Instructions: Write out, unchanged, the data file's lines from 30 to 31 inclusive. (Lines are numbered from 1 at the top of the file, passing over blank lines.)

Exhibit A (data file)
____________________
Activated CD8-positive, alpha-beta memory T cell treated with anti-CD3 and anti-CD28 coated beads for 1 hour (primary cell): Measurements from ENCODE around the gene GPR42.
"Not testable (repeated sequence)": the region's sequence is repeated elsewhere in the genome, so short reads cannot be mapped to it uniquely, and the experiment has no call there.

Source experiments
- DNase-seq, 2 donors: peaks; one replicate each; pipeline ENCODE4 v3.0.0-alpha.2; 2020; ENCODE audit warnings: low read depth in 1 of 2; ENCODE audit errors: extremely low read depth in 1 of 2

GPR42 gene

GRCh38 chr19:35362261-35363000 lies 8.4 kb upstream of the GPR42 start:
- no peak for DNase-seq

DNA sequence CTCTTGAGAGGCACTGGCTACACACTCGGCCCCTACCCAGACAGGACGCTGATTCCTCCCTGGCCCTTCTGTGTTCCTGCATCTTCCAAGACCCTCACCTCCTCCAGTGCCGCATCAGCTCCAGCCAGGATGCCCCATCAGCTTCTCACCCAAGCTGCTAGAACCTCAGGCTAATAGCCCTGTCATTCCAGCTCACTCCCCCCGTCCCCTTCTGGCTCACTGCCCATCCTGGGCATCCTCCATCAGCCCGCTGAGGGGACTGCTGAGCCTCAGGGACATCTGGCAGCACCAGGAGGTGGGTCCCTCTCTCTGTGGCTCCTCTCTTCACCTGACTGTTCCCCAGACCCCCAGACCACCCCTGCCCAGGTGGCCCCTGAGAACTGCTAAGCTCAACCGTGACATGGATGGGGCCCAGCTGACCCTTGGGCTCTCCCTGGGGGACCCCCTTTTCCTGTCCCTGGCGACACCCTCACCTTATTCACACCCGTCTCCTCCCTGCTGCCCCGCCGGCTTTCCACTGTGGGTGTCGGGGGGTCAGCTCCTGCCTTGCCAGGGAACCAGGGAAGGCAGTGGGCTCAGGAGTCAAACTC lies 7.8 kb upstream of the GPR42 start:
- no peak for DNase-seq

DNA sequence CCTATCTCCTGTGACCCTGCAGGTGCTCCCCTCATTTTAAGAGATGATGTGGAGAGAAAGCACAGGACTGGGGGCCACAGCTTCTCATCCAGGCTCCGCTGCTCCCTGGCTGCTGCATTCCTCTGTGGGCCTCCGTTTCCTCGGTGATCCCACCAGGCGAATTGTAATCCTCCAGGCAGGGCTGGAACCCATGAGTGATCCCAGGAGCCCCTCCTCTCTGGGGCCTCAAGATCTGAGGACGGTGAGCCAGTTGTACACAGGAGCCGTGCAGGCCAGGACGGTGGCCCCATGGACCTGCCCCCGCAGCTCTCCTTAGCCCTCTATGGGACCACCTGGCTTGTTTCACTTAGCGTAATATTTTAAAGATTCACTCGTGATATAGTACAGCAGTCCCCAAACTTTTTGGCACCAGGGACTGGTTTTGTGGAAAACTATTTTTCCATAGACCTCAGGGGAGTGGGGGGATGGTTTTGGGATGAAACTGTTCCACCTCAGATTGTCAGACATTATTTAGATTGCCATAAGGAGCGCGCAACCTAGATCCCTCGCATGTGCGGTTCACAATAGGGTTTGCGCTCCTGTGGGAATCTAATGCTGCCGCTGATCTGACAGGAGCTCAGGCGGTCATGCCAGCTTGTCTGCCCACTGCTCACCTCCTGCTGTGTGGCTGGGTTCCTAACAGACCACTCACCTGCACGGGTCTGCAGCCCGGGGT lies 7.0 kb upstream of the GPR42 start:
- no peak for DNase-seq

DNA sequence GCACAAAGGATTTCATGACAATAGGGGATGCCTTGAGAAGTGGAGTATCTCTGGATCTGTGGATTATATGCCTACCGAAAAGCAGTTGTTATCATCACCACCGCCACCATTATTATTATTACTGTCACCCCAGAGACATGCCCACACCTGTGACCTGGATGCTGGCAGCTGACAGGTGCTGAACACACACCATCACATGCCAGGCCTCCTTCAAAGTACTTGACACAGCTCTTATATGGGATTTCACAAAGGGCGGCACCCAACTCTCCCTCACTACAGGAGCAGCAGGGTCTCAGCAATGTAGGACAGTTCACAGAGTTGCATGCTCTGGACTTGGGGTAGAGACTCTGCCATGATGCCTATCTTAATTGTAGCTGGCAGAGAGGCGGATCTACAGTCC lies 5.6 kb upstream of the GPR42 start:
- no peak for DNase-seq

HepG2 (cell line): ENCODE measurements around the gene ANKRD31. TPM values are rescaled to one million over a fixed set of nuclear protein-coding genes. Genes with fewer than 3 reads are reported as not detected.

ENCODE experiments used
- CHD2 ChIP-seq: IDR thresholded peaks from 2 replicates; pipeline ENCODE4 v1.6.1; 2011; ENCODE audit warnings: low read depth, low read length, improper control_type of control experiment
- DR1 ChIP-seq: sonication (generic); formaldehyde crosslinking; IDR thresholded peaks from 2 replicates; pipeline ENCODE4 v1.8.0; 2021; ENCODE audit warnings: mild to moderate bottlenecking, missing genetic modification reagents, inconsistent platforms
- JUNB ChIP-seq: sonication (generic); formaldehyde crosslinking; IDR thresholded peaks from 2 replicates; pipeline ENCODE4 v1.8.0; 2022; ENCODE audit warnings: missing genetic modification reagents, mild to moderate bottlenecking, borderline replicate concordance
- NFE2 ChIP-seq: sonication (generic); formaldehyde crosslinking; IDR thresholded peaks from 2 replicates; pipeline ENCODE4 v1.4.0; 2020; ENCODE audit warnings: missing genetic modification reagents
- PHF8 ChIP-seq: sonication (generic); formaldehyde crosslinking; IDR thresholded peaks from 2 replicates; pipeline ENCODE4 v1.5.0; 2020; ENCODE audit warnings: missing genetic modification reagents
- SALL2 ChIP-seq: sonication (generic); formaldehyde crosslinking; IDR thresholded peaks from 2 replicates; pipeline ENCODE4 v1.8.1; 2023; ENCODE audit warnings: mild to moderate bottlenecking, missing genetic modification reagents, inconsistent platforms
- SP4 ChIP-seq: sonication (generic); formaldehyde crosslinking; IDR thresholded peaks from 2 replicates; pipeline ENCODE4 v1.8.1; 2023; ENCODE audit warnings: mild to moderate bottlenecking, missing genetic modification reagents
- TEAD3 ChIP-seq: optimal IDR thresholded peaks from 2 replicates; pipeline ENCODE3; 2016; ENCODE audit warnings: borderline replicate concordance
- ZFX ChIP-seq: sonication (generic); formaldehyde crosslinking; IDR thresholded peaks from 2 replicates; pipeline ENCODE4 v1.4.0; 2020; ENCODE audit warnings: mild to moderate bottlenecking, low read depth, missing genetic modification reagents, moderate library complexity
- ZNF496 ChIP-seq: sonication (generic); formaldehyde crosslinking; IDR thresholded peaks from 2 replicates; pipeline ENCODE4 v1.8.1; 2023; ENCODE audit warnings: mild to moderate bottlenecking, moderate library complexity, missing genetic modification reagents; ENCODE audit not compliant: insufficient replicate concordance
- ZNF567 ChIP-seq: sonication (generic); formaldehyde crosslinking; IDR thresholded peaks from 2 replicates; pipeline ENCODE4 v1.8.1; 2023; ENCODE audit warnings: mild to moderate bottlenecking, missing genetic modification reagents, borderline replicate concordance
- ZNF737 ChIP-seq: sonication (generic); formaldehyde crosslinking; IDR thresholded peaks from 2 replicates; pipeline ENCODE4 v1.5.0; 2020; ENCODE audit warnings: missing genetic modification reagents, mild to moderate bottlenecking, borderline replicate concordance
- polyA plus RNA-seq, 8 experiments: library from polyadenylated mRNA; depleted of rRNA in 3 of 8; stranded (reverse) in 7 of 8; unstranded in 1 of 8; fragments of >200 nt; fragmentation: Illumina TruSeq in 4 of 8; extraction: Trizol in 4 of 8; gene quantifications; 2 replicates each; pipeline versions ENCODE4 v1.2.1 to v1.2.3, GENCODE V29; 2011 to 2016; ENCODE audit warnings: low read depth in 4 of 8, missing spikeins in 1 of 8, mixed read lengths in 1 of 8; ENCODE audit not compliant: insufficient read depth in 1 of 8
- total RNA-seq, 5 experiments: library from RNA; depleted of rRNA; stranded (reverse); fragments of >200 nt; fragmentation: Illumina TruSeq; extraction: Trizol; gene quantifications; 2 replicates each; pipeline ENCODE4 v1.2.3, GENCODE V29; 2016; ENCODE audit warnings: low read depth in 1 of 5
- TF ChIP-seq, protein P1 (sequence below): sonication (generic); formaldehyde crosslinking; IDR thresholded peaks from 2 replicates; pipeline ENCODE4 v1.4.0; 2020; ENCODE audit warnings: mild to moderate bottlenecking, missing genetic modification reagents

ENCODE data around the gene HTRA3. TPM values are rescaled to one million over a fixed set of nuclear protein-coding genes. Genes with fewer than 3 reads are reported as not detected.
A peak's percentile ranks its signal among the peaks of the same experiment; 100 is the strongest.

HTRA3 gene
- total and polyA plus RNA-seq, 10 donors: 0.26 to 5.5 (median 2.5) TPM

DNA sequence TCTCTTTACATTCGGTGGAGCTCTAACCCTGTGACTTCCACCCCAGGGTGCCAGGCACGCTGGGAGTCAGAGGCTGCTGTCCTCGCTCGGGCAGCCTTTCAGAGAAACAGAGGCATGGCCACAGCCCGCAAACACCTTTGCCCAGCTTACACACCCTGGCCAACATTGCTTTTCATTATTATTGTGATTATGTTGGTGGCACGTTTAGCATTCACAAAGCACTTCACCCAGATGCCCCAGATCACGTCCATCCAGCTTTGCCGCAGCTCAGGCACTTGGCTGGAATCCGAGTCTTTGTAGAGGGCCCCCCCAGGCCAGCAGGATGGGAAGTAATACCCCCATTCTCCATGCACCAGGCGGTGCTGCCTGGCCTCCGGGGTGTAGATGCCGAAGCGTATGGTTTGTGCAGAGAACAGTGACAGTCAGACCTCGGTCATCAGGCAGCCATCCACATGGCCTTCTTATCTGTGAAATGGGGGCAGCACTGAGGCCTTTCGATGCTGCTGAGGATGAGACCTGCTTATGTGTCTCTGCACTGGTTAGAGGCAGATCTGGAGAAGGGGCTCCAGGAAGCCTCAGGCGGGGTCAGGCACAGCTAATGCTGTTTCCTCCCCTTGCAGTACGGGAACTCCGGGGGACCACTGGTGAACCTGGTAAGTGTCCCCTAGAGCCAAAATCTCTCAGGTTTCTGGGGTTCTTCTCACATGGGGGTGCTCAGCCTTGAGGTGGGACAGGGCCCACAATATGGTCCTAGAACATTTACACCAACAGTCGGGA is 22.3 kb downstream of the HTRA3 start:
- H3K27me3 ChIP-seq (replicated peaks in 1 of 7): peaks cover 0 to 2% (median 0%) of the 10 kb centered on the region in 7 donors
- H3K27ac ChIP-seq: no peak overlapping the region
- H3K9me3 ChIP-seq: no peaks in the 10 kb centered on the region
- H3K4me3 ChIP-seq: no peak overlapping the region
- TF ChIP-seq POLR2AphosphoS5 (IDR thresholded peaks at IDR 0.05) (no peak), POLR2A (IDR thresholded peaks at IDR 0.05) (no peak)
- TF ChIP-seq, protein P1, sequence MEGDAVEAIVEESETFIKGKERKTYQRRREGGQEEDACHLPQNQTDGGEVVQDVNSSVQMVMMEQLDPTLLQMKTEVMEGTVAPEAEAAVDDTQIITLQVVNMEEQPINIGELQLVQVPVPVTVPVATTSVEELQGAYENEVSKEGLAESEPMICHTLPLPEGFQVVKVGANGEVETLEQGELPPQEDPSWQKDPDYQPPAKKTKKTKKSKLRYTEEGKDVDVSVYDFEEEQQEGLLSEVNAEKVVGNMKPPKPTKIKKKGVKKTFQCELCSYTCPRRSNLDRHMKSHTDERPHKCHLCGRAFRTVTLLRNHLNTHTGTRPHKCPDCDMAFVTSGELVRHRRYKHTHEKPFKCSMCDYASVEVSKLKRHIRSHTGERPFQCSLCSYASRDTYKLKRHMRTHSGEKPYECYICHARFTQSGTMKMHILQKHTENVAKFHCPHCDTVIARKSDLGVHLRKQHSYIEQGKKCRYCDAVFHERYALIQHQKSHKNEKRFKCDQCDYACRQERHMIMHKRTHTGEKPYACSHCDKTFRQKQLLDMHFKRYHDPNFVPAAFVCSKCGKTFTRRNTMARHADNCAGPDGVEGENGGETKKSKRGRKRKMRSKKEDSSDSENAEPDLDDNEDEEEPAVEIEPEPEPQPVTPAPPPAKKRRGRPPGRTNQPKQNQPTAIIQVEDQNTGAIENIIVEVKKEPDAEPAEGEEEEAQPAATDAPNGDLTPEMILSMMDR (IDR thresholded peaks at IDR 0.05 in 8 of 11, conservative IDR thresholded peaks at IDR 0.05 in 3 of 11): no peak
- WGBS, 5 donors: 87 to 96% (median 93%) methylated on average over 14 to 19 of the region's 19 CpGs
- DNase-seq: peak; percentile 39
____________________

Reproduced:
- TF ChIP-seq, protein P1 (sequence below): sonication (generic); formaldehyde crosslinking; IDR thresholded peaks from 2 replicates; pipeline ENCODE4 v1.4.0; 2020; ENCODE audit warnings: mild to moderate bottlenecking, missing genetic modification reagents

ENCODE data around the gene HTRA3. TPM values are rescaled to one million over a fixed set of nuclear protein-coding genes. Genes with fewer than 3 reads are reported as not detected.